Sour Toe

by Justin Herrmann Read author interview June 19, 2017

Four days alone on the road, steady diet of pretzels and Canada Dry, I bring Wayne his part of the settlement. He got the Escape and the antique sword. I got the kids and all new kinds of depressions.

I pull up to the hotel, turn off the engine.  We talked about driving the Alaska-Canada Highway long before the first kid, and stopped long before the last. I check in and head to the spacious hotel bar. There’s no music, only vulgar laughter from young Americans drinking pitchers of beer.

I sit at a table for two in the middle where Wayne can’t miss me. I order chardonnay, and for Wayne the Sour Toe, the drink this place is famous for, whiskey garnished with an amputated, frost-bitten toe. This toe was a draw for Wayne years back when he first suggested driving to Alaska.

The white-bearded bartender brings a tray of brown shots to the other Americans. They clink glasses, toast to adventures ahead.

The drinks arrive. From one angle, the shriveled, black toe looks like a charred end of a hotdog. The other side has an intact toenail. A sign behind the bar reads: TWENTY-FIVE-HUNDRED-DOLLAR FINE IF YOU SWALLOW THE TOE.  I grip the thin stem of my glass. My veins look big and green through the waxy skin on my hands. Long ago I had nails. I used to get manicures.

I’m three glasses in when Wayne arrives. I’ve never seen him with a beard. I’m surprised how gray it is.  He looks surprised to see the toe in the glass. “Boy,” he says and makes a face that adds a couple chins. “I’ll get started with something less organic.” He orders a beer. There’s some small talk, a lot of silence. Everything important was said some time ago.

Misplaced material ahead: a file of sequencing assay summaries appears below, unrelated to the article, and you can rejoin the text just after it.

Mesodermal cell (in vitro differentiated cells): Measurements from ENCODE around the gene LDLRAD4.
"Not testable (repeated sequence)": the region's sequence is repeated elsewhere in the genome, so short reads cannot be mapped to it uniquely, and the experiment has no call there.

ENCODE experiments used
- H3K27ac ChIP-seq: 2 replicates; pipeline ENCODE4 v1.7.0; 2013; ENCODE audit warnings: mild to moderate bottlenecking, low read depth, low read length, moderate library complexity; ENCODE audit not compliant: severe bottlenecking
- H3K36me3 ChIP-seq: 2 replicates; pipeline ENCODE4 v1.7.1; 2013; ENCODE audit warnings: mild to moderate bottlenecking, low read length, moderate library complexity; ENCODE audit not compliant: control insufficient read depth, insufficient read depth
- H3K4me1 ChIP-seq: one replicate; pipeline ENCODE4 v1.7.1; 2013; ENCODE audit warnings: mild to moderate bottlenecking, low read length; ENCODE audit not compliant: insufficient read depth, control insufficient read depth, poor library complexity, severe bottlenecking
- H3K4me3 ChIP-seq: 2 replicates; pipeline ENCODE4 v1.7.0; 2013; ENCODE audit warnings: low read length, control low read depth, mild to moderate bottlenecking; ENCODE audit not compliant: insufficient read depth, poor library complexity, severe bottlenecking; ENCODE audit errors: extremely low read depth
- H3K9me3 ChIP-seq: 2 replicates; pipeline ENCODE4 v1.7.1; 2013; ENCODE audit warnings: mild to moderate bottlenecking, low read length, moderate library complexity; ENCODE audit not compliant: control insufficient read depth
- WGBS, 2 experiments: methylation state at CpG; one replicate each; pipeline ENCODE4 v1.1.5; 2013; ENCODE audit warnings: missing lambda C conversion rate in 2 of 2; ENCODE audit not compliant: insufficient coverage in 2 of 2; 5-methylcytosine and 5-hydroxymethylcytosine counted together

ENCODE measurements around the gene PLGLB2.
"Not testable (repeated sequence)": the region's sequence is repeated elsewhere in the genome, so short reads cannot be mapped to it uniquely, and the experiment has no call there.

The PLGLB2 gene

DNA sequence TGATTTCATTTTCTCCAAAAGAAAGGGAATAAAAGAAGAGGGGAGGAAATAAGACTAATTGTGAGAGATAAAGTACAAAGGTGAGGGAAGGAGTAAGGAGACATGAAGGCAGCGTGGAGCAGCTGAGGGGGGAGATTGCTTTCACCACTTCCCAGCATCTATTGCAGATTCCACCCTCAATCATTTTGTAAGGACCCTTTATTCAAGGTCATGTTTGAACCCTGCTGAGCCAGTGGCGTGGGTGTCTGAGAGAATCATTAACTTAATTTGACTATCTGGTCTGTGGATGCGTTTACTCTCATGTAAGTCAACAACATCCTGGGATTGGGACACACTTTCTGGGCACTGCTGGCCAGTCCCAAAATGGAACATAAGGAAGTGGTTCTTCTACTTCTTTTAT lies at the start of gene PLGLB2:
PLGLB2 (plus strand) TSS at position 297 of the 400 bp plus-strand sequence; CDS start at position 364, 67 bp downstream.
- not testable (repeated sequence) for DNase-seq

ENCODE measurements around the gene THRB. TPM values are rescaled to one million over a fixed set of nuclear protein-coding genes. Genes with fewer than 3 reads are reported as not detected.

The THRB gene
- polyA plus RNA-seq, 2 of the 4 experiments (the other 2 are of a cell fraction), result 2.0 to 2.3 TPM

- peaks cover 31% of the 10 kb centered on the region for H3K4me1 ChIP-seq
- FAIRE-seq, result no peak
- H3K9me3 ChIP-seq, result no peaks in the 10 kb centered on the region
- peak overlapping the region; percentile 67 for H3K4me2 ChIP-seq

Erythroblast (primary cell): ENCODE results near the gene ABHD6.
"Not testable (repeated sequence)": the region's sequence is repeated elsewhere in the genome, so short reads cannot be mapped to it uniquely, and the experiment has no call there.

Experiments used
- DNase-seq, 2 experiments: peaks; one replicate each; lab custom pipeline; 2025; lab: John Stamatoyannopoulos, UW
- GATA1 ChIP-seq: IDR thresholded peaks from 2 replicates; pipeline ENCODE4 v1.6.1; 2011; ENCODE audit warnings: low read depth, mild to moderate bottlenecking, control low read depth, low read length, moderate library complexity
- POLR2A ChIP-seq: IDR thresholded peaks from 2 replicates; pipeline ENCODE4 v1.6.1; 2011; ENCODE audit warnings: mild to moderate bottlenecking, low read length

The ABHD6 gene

Two beers in he starts rubbing my arm, rubbing my knee. I haven’t been with a man since Wayne left. Even so, I haven’t drunk enough for anything about him to seem appealing. I grip his wrist and remove his hand from my body.

He orders mediocre champagne, a bottle, two glasses. The toe in the shot glass on our table has become an appropriate bouquet for the occasion.

The champagne arrives. His hand goes under the table to my skirt, then to my bare knee. “I know I’ve said things about your legs before. Unkind things,” he says. “The truth is I’ve been thinking about this stubble. I dream about it.”

I’ve done my part. Delivered what Wayne asked. No less, certainly no more. I take my card from my purse. He makes a dismissive motion with his hand. “Please, I’ll cover everything tonight,” he says. Tomorrow he’s supposed to drive me to White Horse where I have reservations to fly south to my mother’s for the kids.

The other Americans, sufficiently drunk, grow impatient waiting for a turn with the toe. After all, it’s why people come here. One says, “If we wait much longer, the fat lady might lose a few toes to diabetes. There’ll be enough toes for all.” The others roar with laughter. As I’m the only woman in the bar, Wayne pretends he doesn’t hear.  He lowers his head, studies the profanities carved into the table.

I pick up the glass containing the toe and whiskey. Wayne’s fingers trace the carvings. I clear my throat to get his attention. I clear my throat again and get everyone’s attention.

Bar rules say the toe only needs to touch your lips, but I take the whole wretched thing in my mouth. I swallow the whiskey first, then taste the salt the toe is preserved in. Saliva fills my mouth. My tongue works the toe towards the back of my mouth. I make a gak-gak-gak sound as the toenail scrapes my esophagus. Wayne removes his hand from my leg. Probably believing this was an accident on my part, he reaches with one arm and unheroically pats my shoulder, knocking over the bottle of champagne. Cool liquid fizzes in my lap. I pick up the bottle and drink from it. I feel it, something once human, making its way down, as Wayne dabs at my crotch with cocktail napkins.

About the Author:

Justin Herrmann is the author of the short fiction collection Highway One, Antarctica (MadHat Press 2014). He is a graduate of the University of Alaska Anchorage's MFA program. Most recently his stories have appeared in Mid-American Review, Blue Earth Review, and River Styx.

About the Artist:

Clem Onojeghuo's work can be found at Unsplash.